For weeks we've been promoting the whole "beat Pittsburgh" in many postseason scenarios that inks the Cincinnati Bengals into the 2012 NFL playoffs. On paper it looks lovely; shifting focus from a 3-5 Bengals squad that lost four-straight to probable scenarios with couch phrases as easy as "just beat Pittsburgh".
Andy Dalton. A.J. Green. Geno Atkins. Carlos Dunlap. Jermaine Gresham.
These are Bengals superstars with multiple years in the league that's never experienced a win against the Pittsburgh Steelers. In fact you can argue any player playing their third season hasn't felt the joy of conquering what often seems like a psychological titan against one of the divisions toughest opponents for Cincinnati in recent history. Even Andre Smith, who didn't play the Steelers during his rookie year when the Bengals swept Pittsburgh, can't claim the milestone.
Leading up Cincinnati's Week Seven game against the Pittsburgh Steelers earlier this year, Andy Dalton acknowledged that for the Bengals to take that next step, they must beat intra-divisional rivals like the Steelers and Ravens.
"For us to get to where we want to be, we've got to beat teams like that," said Dalton.
Cincinnati opened with a 14-3 lead early in the second quarter during Sunday Night Football earlier this year, only to spot the Steelers 11 points to tie the game by half time. Pittsburgh outscored the Bengals 10-3 in the second half, featuring the third quarter as their "really bad quarter" of the game; Andy Dalton completed only two of seven passes compared to Ben Roethlisberger going 8/9 for 94 yards passing.
Since sweeping Pittsburgh during Cincinnati's 2009 AFC North division championship season, the Bengals haven't beaten the Steelers since, losing five straight.
Predictably the Bengals postseason chances comes down to a Week 16 meeting against the Pittsburgh Steelers at Heinz field, where Cincinnati is surprisingly 4-5 in nine games played during the Marvin Lewis era -- including the playoffs, the Bengals are 1-10 at home against the Steelers.
And if this version of the Bengals, the third installment by head coach Marvin Lewis, is to surpass the previous iterations, it must beat the Pittsburgh Steelers. Be sloppy, be Terminator-like efficient, just be the victor in a game that decides the season. Not only have we seen the developing persona of a team that we've often praised for character, intangibles and leadership, we'll see their mental toughness playing a game in a hostile environment when everything is on the line.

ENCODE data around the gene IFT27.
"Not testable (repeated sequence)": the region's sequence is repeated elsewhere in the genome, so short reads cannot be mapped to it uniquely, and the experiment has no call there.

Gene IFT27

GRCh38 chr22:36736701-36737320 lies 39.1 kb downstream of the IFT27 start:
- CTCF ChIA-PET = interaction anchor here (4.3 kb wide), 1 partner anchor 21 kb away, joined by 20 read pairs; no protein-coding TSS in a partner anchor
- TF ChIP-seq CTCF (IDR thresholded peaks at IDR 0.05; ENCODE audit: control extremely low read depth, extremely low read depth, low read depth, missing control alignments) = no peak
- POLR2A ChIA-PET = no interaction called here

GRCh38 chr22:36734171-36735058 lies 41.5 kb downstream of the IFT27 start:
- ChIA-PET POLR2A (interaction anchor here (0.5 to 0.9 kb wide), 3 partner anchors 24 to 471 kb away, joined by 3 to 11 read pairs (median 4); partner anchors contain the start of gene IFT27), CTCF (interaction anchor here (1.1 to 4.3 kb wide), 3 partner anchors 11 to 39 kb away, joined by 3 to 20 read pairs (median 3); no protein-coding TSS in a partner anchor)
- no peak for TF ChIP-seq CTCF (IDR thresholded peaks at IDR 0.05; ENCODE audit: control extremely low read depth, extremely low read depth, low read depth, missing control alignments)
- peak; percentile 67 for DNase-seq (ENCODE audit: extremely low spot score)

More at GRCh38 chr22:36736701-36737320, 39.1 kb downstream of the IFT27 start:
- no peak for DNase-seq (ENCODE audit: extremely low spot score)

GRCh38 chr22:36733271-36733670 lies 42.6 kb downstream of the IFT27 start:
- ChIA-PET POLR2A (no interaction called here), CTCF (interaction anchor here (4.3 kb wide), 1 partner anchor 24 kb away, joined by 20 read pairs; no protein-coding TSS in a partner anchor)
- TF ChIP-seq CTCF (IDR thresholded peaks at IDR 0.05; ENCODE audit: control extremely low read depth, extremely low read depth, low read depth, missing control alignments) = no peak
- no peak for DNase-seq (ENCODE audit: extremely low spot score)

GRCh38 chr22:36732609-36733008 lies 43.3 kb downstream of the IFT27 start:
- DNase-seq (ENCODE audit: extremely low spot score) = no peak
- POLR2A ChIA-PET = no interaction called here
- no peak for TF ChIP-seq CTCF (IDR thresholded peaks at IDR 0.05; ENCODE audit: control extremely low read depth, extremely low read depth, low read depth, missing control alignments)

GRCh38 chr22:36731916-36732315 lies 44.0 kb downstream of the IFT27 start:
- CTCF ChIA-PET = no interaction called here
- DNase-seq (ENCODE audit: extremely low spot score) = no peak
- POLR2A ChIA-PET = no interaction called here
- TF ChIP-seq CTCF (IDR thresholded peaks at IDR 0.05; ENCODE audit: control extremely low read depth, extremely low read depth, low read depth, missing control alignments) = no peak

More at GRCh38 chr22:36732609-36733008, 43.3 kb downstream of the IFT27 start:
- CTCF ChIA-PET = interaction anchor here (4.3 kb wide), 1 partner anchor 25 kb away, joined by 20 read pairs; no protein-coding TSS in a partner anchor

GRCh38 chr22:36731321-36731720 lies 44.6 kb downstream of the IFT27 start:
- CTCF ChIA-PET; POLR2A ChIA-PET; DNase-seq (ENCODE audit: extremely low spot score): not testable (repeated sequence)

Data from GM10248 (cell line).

Yet it won't be the offense.
Cincinnati currently sports the league's No. 6 ranked defense. A defense that's generated a +8 turnover differential over the last six games (Bengals won five), only allowed 45.6 yards rushing per game over the last three and a 26.2 percent third down conversion ratio combined during the last five wins. Though ironically the Bengals, currently the league's top defense sacking the quarterback, could ultimately become a liability with Roethlisberger's history of hurting Cincinnati while scrambling behind the line of scrimmage, the secondary is playing equally well.
The Bengals have a massive task ahead this weekend, not so much worrying about a 7-7 Pittsburgh Steelers team, rather overcoming a demon that's big-brothered Cincinnati for so long. The Bengals can either step up and achieve a milestone most of these players have never experience, securing another postseason berth in consecutive seasons for the first time in 30 years. Or do what every Bengals team has done throughout most of its history.
In an era where the Bengals are wiping out negative trends -- losing streak to Buffalo, Jaguars in Jacksonville, Seahawks in Seattle -- we can't think of one better than Andy Dalton and this young crew getting their first win against the Steelers.